Exploring Success in the Literacy Zone
Thirteen-year-old Amara Jones is a success by any measure.
She consistently earns As in all subjects at Ariel Community Academy, where she has played volleyball and run track since 4th grade. With a natural knack for math and science, Amara enjoys participating in technology and investment clubs.
Now in eighth grade, Amara has found a flow in swimming—winning races and collecting awards.
But in the spring of 2018 the teen’s confidence dipped when she scored lower than expected on the reading section of an Illinois standardized test.
The Literacy Zone is a training clinic for GSU graduate students, who want to be school psychologists and school counselors, serving children and families in the surrounding communities with interventions in reading, math, and social emotional development.
Associate Professor Danel Koonce coordinates the COE School of Psychology Program and oversees the Literacy Zone. He assessed Amara and paired her with Miriel Martinez, a graduate student who wants to help schools and families identify learning disabilities in elementary and middle school students.
They determined Amara was struggling with test-taking anxiety. It wasn’t a major case, but mom —Ebony Jones—wanted to nip it in the bud before Amara goes to high school.
“She’s juggling a lot with scholarship essays and tests and swimming. She was doing OK, but her testing didn’t reflect her classroom performance,’’ said Jones, then GSU’s Assistant Director, Office of Sponsored Programs and Research.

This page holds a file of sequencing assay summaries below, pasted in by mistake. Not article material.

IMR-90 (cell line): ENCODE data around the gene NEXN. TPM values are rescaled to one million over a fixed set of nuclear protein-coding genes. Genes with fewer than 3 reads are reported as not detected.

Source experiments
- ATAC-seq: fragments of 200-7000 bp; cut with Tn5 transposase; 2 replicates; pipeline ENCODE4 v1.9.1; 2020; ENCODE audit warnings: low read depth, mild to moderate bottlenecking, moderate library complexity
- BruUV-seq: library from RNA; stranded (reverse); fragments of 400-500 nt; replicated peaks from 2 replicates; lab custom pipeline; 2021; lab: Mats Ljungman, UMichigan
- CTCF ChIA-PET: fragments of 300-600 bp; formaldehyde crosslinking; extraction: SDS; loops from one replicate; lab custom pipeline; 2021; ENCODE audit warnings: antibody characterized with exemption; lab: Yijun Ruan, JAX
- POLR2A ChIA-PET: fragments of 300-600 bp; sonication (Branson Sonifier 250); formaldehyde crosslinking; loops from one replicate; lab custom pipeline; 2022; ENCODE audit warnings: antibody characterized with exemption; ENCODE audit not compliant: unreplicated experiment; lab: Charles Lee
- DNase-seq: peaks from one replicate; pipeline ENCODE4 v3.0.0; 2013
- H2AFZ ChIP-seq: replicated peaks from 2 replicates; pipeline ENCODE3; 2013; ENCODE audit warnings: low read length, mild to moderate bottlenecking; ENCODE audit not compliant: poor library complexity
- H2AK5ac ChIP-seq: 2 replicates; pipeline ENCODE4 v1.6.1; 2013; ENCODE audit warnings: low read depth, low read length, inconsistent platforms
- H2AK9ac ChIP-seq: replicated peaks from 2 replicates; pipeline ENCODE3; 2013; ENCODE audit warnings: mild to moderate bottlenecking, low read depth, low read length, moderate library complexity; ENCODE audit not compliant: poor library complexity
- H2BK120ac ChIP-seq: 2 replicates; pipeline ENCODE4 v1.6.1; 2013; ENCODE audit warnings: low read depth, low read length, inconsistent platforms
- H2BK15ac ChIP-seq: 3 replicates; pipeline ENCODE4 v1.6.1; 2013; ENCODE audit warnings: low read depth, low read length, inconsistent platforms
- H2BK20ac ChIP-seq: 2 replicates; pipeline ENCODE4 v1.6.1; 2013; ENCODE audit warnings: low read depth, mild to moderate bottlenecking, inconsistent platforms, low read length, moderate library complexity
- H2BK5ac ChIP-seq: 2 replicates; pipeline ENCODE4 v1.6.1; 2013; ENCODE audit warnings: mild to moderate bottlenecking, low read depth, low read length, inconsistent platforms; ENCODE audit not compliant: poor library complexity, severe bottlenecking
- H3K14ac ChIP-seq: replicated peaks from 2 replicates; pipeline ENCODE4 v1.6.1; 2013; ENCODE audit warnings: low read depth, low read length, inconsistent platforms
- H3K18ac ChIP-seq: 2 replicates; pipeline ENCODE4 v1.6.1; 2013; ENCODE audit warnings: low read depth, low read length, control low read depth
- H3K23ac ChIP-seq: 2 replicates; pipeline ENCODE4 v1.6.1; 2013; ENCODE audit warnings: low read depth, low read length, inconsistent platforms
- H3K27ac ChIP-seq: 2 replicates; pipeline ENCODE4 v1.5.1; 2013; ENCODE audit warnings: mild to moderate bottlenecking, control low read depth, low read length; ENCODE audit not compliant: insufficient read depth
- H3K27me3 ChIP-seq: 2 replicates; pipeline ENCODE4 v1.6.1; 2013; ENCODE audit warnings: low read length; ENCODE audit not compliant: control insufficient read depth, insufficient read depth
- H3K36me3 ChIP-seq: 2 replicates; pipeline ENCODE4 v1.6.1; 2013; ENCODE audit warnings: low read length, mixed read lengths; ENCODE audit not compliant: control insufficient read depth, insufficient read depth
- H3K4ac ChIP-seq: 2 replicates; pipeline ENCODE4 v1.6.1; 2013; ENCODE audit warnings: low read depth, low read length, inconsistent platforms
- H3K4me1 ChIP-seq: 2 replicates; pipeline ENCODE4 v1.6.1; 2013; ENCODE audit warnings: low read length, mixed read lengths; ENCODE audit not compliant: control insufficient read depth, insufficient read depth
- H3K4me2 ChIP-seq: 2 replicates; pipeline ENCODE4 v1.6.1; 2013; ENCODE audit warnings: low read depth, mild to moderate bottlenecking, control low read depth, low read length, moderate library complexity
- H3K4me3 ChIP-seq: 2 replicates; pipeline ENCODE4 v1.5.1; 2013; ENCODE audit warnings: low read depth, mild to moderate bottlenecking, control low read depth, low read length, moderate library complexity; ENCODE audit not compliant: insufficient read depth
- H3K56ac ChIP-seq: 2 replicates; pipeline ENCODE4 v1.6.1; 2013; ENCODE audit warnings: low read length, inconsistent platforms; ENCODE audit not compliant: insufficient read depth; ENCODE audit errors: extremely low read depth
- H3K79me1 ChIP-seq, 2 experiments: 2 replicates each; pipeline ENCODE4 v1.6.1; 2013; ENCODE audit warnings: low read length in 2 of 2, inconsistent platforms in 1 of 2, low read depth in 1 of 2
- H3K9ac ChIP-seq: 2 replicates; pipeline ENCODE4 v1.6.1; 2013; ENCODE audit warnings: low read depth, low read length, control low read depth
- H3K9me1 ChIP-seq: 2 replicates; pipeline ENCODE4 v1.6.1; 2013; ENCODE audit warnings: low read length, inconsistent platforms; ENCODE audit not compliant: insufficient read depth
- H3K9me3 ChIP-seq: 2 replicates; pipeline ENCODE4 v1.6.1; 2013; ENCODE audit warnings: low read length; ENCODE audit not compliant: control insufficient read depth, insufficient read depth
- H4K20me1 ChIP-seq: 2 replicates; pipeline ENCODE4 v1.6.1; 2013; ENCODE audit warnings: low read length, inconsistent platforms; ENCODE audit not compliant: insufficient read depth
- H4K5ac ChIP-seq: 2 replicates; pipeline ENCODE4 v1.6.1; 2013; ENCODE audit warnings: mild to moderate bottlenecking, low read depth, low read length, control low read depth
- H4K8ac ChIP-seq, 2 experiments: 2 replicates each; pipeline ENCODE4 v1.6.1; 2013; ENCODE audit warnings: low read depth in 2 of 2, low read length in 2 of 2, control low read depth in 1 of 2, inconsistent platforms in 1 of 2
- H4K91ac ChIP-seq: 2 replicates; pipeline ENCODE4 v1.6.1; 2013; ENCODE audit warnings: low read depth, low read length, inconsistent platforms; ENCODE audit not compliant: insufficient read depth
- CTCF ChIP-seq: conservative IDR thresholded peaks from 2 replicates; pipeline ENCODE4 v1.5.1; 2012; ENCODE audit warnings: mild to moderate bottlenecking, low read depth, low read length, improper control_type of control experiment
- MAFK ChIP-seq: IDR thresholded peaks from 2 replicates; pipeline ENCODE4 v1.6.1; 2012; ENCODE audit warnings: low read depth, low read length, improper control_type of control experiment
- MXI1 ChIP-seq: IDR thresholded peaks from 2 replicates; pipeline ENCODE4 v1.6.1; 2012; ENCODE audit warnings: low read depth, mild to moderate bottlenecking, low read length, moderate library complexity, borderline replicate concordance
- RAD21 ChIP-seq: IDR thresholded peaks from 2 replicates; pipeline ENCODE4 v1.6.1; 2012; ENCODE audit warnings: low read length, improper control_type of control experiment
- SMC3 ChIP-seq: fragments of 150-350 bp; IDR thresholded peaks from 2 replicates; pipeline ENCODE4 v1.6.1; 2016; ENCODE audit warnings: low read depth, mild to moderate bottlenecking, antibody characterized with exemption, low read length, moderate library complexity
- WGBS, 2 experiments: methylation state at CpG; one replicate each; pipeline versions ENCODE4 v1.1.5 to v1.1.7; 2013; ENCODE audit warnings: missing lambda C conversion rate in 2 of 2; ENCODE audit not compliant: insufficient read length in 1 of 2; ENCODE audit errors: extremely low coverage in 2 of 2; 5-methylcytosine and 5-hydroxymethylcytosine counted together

Jones was grateful for the Literacy Zone, which Koonce took over the program in 2018 with a new mission.
“I want to empower families by giving them the skills to work with their children and also to meet the mental health needs in the community,’’ said Koonce. “There are so few social service agencies in the area that can help children and adolescents with these specific concerns.”
He and graduate student Nicole Ratliff recently developed an individual plan for a six-year old who was having trouble self-regulating his emotions, which when unchecked, derailed school days, and disrupted learning.
Koonce and his student partnered with the child’s grandparents to help support a smoother transition home.
Ratliff said the Literacy Zone allows students like her to potentially change the course of families’ lives by training future professionals to step in with strategies younger students can use at home and in school.
Ratliff appreciates the real-world experience GSU provides.
“There is a great need for school psychologists right now. Without them students are not going to be productive members of society,” she said.
Martinez brings her teaching background to her one-on-one sessions with Amara.
Since the spring, they have been working to calm Amara’s test anxiety and develop strategies to think through and organize her ideas.
It’s a proficiency that will carry over to homework and projects assignments, as well.
“She has a lot of the skills already, we’re just putting them into action,” said Martinez who drives from the far north side to meet Amara on the South Side.
At a recent off-site meeting, Martinez helped Amara understand academic performance by drawing an analogy between preparing for tests and the sport Amara loves.
“When she is going into a swim meet, she prepares for weeks—timing herself and setting goals for improvement. But when she takes standardized tests, there is no goal or rate for improvements. Most kids aren’t prepared to know if they usually get a 230 and study every day, they can get to a 240. So we have to learn to organize ourselves to meet our testing goals.”
Jones said she can already see the difference in her child: Amara has been proactively asking about scholarship deadlines and high school visits.
Amara, too, looks forward to the long-term payoff from working with Martinez.
“She is helping me open my mind and properly prepare for high school and all the work I’m going to be doing there.”